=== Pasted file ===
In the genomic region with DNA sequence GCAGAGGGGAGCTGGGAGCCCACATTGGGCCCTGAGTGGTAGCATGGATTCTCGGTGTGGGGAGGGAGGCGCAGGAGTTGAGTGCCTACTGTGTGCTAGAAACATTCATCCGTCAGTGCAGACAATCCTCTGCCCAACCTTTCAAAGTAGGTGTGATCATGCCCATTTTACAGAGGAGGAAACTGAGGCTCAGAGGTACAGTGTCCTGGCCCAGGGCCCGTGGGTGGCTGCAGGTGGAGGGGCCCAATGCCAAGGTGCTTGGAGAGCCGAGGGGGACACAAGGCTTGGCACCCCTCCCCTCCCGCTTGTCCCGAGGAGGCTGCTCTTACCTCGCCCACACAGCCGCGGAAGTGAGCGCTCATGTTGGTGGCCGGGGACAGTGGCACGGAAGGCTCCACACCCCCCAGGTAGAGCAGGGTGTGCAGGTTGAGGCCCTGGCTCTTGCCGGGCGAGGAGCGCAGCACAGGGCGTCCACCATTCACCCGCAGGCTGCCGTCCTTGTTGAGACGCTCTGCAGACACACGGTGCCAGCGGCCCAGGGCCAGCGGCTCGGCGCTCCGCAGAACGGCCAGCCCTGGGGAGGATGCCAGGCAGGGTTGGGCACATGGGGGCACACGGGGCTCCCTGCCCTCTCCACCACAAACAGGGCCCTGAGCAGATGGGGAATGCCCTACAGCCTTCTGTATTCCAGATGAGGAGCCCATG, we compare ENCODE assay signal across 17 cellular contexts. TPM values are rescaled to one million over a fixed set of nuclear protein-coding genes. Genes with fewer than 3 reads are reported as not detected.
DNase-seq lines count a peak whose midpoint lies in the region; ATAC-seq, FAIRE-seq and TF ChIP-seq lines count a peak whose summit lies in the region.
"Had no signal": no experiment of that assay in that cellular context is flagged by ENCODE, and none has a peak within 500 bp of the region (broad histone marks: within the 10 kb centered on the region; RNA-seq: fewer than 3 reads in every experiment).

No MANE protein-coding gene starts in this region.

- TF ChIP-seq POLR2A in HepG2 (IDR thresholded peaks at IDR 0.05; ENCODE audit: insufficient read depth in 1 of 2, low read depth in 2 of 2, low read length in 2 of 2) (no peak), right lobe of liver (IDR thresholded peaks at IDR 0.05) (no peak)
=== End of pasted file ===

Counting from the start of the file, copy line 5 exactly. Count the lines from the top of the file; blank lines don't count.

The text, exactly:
- TF ChIP-seq POLR2A in HepG2 (IDR thresholded peaks at IDR 0.05; ENCODE audit: insufficient read depth in 1 of 2, low read depth in 2 of 2, low read length in 2 of 2) (no peak), right lobe of liver (IDR thresholded peaks at IDR 0.05) (no peak)